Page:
9. jgraebner

    I downloaded this and kicked off a free trial yesterday, but I don't know if I can stick with it. First, I will note that I also downloaded the Android version yesterday and it is absolutely great -- easily the best Android email app that I've tried yet. I might be tempted to spend the money just to keep using it there. While the price on this is steep by modern standards, I'm not opposed to spending $50/year to get a drastically improved experience on something I use as often as email.


    The Windows version just doesn't seem to be well adapted to the platform, though. In fact, the design is pretty typical of what you get when Mac developers try to develop for Windows. For example, it took me a moment to figure out where the settings were and the old fashioned File/Edit/View menu hidden under a "more" menu item is just plain weird on a store app.


    While Paul complained about the standard Windows 10 Mail has "gigantic touch-friendly controls whether you’re using touch or not", Newton has the exact opposite problem. I'm using it on a Surface Pro 4, but it is borderline unusable without a keyboard and mouse/touchpad.


    The on-screen controls are tiny, including having to use really tiny arrows at the top of the page to go to the next/previous message instead of swiping. I also seriously miss the availability of pinch-to-zoom capability, which is available in the standard Windows 10 client as well as pretty much any web-based client. In the inbox view, bringing up commands like delete or archive from view require either right-clicking or selecting the messages via a little tiny target point just to the left of the sender. Swipe actions would be extremely welcome here.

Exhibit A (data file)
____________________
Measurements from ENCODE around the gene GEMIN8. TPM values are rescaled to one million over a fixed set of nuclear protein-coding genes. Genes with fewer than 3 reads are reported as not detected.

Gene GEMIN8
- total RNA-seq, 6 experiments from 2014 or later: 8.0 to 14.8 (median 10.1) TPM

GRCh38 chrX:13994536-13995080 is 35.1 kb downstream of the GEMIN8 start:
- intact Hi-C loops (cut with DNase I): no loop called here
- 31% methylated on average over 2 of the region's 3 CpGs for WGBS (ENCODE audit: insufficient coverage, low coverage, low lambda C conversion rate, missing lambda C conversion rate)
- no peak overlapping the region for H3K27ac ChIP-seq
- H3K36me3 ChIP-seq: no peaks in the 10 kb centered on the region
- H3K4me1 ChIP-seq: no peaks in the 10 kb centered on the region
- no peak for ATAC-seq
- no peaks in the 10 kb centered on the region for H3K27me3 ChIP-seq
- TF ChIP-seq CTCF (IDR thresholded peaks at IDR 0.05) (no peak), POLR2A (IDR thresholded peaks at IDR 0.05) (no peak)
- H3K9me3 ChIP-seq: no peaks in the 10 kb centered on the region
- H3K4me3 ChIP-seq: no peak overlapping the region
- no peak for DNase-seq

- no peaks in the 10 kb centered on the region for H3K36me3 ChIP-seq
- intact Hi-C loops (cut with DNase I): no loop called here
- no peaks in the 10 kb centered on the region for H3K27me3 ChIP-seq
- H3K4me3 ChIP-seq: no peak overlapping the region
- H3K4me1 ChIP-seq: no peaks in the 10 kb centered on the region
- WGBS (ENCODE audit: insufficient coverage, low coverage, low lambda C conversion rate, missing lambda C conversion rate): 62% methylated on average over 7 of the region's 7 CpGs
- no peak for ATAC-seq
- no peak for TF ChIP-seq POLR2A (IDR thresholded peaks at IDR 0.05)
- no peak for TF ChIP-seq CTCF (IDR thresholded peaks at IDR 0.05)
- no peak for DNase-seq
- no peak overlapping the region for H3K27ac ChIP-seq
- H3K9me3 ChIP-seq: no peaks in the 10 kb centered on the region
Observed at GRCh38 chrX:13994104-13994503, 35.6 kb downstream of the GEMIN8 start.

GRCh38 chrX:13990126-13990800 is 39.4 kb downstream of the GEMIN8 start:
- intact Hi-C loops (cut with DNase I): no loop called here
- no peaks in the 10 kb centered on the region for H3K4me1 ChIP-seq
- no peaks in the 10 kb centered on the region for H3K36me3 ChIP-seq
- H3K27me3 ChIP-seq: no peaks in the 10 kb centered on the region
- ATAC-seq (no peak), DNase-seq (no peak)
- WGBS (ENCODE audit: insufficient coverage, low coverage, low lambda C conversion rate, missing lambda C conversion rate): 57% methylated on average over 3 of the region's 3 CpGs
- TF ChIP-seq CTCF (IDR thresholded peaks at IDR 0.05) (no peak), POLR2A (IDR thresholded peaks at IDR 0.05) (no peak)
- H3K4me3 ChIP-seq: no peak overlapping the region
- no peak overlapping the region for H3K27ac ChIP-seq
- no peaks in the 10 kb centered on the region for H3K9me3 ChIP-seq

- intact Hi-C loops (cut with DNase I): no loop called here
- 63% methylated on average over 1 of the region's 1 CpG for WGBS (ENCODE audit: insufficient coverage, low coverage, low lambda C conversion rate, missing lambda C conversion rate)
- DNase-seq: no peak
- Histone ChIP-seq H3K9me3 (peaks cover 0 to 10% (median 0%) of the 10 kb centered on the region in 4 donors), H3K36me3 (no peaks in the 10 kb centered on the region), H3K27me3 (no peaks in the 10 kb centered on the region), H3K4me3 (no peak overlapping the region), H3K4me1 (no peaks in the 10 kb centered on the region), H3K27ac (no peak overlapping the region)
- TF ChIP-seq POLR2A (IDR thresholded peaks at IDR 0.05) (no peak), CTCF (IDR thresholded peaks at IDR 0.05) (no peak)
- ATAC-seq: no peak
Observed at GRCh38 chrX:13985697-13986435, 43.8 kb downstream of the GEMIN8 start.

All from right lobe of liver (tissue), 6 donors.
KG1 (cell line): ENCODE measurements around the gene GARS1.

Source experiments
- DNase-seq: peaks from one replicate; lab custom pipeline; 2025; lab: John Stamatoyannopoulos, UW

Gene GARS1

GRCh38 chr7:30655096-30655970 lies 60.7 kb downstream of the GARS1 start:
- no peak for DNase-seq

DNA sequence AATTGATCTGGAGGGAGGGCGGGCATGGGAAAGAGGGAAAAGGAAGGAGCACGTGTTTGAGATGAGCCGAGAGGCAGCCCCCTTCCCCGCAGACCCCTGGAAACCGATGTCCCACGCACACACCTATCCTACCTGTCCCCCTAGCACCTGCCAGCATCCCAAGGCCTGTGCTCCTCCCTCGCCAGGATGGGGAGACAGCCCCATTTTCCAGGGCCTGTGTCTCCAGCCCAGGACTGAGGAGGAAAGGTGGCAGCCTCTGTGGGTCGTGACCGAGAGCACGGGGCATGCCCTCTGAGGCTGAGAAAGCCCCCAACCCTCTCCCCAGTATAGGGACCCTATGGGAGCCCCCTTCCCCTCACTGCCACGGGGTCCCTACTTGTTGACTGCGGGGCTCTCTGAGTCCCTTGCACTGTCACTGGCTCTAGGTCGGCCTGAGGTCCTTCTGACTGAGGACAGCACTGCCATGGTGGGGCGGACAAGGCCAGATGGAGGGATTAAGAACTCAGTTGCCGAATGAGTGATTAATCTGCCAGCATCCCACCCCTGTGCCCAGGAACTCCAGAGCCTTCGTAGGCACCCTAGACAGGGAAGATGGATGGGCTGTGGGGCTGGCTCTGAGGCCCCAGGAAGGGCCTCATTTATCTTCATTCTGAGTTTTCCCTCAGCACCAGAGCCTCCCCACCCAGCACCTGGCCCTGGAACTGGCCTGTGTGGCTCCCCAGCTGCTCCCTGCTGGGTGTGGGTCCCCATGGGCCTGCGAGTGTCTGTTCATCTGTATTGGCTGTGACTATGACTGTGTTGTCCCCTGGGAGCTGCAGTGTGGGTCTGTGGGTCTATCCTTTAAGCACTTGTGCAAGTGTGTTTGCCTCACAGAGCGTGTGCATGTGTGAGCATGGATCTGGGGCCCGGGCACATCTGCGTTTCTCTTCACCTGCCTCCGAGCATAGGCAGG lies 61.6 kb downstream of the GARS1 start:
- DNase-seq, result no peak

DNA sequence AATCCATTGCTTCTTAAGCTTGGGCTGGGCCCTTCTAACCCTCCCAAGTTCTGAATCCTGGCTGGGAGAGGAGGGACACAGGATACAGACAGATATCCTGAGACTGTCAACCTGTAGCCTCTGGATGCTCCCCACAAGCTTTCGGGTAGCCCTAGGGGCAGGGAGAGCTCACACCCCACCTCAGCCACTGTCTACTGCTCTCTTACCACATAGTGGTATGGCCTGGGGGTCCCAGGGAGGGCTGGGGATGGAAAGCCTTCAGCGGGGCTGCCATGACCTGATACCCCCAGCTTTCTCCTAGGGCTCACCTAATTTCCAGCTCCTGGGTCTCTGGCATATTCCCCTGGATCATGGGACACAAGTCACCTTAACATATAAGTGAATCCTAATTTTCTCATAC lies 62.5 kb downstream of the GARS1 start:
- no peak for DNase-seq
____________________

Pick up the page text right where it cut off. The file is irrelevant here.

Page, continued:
I do get what they are trying to do with the minimalist design, but I'm not entirely sold on the aesthetic that they went with. The gray and white design scheme seems rather drab (and, frankly, kind of Mac-like) and there is way too much unused space on the screen. As Paul noted, some control over fonts and font sizes are a clear omission. I'd also like to see some options to customize color settings. I do really like the customization options for the quick actions and tool bars, although I'd definitely like an option to adjust the size of the icons in order to make them more usable on touch screens.


    I see a lot of potential in the Windows app, and the Android app is superb, but I suspect I'm going to end up going back to the regular Windows 10 Mail app by the time the trial is over.